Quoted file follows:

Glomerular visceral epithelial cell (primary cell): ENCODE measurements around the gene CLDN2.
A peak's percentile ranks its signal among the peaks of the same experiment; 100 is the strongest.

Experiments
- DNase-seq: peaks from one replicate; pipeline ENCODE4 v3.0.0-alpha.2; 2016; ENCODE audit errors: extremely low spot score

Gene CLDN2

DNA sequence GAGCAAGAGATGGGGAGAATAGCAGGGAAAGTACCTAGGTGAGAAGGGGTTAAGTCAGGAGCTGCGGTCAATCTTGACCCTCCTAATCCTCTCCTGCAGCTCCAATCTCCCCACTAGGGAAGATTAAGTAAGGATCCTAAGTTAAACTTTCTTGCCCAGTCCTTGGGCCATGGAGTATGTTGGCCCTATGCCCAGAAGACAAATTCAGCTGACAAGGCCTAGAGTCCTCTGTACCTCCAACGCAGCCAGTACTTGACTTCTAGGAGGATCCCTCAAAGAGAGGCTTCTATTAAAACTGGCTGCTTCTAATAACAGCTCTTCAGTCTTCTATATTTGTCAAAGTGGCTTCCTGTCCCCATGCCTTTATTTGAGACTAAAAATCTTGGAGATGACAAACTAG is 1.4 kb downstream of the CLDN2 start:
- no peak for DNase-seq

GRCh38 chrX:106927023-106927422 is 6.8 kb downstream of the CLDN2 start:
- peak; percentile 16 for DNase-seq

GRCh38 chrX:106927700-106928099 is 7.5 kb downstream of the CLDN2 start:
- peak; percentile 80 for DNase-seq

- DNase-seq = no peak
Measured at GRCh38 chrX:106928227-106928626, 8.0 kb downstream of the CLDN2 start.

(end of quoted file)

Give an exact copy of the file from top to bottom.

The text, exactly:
Glomerular visceral epithelial cell (primary cell): ENCODE measurements around the gene CLDN2.
A peak's percentile ranks its signal among the peaks of the same experiment; 100 is the strongest.

Experiments
- DNase-seq: peaks from one replicate; pipeline ENCODE4 v3.0.0-alpha.2; 2016; ENCODE audit errors: extremely low spot score

Gene CLDN2

DNA sequence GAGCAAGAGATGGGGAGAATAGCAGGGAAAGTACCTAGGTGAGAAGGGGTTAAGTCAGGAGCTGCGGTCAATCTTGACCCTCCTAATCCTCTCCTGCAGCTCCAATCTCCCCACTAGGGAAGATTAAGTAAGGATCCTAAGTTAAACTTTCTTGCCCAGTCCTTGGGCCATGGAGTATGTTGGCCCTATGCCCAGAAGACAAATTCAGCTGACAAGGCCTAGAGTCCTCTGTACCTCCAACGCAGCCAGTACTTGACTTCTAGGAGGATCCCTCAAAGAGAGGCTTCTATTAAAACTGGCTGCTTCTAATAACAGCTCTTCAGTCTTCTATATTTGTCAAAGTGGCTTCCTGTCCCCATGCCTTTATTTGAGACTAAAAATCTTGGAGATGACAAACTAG is 1.4 kb downstream of the CLDN2 start:
- no peak for DNase-seq

GRCh38 chrX:106927023-106927422 is 6.8 kb downstream of the CLDN2 start:
- peak; percentile 16 for DNase-seq

GRCh38 chrX:106927700-106928099 is 7.5 kb downstream of the CLDN2 start:
- peak; percentile 80 for DNase-seq

- DNase-seq = no peak
Measured at GRCh38 chrX:106928227-106928626, 8.0 kb downstream of the CLDN2 start.